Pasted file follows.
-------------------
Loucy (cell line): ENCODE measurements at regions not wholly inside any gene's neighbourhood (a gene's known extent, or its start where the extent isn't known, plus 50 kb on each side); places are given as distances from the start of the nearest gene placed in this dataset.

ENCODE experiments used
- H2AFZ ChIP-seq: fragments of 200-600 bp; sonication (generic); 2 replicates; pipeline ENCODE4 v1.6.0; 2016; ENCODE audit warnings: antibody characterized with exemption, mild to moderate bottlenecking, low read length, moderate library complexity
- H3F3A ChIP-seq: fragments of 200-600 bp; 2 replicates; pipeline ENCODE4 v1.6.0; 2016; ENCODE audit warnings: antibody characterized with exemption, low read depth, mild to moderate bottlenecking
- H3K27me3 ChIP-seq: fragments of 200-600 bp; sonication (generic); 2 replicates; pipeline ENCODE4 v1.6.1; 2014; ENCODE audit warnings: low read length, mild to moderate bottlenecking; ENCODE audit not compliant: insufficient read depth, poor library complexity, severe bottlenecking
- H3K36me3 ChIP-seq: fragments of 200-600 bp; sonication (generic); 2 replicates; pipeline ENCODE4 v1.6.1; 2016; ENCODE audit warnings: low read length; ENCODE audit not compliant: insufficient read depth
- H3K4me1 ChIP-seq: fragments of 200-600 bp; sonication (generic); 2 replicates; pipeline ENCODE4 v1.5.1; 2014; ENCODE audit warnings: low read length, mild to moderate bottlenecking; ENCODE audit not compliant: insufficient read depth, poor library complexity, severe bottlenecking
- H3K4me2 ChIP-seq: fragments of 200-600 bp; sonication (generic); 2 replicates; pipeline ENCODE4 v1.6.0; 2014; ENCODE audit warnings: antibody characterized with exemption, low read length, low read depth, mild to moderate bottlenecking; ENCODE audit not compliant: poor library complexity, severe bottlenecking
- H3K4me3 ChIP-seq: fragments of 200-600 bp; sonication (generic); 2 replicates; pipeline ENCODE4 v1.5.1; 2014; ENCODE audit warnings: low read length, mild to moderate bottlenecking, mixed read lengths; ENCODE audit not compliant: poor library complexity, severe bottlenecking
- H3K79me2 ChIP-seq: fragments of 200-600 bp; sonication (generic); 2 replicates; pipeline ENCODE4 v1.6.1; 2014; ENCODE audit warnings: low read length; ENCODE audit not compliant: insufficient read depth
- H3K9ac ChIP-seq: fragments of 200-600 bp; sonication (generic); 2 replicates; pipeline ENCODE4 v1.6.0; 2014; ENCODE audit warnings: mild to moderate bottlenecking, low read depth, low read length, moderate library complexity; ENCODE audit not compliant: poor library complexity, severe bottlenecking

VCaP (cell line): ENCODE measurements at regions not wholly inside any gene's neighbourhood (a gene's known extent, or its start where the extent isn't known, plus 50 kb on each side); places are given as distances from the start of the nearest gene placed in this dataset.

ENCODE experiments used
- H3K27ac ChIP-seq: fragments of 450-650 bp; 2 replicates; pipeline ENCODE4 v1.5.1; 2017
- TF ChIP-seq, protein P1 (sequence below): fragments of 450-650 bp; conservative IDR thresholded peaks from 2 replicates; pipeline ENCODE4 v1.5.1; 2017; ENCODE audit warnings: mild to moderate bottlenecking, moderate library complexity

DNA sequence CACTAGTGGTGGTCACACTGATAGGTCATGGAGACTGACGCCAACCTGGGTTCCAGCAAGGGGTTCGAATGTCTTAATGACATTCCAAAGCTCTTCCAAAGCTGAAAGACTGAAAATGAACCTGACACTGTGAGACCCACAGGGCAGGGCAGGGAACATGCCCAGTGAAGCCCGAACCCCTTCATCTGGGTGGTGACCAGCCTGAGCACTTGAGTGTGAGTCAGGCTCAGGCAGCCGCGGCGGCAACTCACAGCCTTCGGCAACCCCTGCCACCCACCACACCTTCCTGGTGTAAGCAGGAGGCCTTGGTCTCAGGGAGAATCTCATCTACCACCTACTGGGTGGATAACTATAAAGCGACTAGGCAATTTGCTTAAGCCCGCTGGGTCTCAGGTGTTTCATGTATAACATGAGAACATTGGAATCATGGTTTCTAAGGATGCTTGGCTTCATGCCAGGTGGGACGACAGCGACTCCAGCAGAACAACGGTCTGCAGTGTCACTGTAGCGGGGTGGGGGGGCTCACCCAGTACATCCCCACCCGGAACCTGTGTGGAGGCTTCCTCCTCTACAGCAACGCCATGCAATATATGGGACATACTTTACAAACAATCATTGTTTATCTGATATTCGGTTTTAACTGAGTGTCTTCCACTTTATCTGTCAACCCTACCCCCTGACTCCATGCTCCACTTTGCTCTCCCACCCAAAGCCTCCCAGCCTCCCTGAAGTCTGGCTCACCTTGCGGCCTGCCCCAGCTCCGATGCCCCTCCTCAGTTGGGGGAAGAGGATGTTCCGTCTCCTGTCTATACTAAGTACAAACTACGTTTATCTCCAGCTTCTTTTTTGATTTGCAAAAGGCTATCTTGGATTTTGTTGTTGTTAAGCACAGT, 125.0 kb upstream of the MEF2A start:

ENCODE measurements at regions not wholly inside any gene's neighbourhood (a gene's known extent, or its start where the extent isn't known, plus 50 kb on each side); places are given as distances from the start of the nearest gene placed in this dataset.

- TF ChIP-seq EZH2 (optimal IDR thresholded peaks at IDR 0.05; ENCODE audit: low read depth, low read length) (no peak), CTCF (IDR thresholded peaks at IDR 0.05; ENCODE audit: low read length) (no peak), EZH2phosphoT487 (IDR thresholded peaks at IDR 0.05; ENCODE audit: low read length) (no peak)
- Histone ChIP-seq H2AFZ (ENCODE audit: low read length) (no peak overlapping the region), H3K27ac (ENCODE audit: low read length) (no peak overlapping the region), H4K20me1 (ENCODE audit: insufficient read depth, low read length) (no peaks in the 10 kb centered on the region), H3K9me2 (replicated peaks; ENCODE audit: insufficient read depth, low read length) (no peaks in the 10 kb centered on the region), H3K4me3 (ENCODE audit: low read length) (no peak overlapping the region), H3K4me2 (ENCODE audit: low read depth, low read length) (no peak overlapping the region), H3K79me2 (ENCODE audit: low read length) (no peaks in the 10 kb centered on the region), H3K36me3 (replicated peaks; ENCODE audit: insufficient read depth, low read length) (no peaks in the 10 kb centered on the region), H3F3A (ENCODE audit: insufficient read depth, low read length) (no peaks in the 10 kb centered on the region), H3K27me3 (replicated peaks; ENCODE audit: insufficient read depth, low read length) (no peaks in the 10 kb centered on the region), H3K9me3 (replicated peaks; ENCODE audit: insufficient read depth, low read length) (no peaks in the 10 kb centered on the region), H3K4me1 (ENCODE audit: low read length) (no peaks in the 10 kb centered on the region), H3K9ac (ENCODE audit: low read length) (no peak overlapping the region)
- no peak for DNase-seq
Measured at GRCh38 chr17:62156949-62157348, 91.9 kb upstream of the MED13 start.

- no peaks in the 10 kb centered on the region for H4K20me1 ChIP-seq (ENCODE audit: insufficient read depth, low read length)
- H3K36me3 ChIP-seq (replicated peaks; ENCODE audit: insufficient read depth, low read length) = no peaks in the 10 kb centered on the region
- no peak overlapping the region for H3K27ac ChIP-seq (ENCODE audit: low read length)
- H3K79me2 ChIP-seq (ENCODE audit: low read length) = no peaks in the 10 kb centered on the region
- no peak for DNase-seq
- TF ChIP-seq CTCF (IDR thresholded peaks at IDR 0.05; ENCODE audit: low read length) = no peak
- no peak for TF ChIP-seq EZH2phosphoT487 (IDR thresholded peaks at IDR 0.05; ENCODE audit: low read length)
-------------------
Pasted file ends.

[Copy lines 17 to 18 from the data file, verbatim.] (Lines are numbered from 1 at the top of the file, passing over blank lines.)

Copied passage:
ENCODE measurements at regions not wholly inside any gene's neighbourhood (a gene's known extent, or its start where the extent isn't known, plus 50 kb on each side); places are given as distances from the start of the nearest gene placed in this dataset.

- TF ChIP-seq EZH2 (optimal IDR thresholded peaks at IDR 0.05; ENCODE audit: low read depth, low read length) (no peak), CTCF (IDR thresholded peaks at IDR 0.05; ENCODE audit: low read length) (no peak), EZH2phosphoT487 (IDR thresholded peaks at IDR 0.05; ENCODE audit: low read length) (no peak)